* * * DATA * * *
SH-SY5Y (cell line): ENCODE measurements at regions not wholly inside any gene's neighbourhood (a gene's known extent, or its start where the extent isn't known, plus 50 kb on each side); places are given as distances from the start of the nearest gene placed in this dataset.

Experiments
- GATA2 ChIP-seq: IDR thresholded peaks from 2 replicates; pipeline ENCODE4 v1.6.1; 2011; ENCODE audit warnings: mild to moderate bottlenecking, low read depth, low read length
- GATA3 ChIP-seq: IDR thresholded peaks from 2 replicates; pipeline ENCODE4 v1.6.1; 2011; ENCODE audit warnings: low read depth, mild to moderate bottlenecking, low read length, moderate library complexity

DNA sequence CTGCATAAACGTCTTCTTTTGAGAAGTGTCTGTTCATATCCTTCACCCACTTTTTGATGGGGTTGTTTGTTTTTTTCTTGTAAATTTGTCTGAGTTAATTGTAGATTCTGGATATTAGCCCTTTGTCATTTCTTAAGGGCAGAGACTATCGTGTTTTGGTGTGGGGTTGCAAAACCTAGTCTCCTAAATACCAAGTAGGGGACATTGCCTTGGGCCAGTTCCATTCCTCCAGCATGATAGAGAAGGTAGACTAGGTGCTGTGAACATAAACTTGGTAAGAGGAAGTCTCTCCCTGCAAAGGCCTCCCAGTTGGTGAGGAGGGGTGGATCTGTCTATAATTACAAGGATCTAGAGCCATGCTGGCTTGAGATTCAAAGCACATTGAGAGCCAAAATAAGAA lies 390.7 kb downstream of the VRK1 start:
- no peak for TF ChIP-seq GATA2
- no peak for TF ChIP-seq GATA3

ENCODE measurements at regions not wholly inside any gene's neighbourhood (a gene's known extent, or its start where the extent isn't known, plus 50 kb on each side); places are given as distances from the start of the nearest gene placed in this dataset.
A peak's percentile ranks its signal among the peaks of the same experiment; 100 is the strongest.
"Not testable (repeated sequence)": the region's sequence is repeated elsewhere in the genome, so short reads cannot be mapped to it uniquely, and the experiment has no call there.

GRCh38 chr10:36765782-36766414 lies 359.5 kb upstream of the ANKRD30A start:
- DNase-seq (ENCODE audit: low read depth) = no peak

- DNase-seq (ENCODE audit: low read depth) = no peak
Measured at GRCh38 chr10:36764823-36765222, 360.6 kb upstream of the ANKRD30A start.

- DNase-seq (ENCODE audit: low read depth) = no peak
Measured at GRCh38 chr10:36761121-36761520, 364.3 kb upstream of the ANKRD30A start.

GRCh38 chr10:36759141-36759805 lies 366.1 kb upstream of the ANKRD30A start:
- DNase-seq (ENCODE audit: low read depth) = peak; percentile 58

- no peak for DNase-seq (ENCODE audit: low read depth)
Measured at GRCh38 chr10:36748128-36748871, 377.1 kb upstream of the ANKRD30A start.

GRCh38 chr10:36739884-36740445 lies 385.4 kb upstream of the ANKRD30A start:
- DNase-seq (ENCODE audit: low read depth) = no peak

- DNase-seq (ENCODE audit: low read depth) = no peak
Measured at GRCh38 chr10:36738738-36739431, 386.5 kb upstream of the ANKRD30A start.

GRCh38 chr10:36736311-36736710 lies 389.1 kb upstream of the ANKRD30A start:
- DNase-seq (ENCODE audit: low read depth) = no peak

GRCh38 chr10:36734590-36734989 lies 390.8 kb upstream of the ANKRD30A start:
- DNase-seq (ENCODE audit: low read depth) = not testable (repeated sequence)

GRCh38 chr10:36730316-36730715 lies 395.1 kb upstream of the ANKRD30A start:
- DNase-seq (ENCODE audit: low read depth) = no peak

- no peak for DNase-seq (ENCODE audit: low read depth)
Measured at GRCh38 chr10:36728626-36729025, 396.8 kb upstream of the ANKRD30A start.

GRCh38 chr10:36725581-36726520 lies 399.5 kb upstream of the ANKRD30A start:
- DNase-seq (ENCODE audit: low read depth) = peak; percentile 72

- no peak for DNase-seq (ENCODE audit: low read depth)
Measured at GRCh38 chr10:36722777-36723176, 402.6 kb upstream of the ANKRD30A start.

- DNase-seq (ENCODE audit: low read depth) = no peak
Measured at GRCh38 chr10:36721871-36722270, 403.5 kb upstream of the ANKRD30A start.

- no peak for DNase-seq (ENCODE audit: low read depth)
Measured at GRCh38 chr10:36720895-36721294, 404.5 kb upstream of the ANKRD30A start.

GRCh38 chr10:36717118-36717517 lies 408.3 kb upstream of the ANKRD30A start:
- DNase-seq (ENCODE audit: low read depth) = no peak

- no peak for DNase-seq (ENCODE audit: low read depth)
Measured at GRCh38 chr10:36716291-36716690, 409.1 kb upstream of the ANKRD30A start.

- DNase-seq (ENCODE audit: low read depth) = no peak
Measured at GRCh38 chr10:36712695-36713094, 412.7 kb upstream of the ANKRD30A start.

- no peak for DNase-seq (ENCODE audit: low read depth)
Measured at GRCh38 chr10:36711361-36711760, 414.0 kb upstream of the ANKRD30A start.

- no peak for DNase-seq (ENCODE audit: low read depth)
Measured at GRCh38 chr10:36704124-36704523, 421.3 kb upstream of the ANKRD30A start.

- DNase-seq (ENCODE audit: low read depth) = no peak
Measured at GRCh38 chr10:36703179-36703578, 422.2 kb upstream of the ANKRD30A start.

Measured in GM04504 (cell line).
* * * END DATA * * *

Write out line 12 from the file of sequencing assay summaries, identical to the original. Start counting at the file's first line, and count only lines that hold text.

- DNase-seq (ENCODE audit: low read depth) = no peak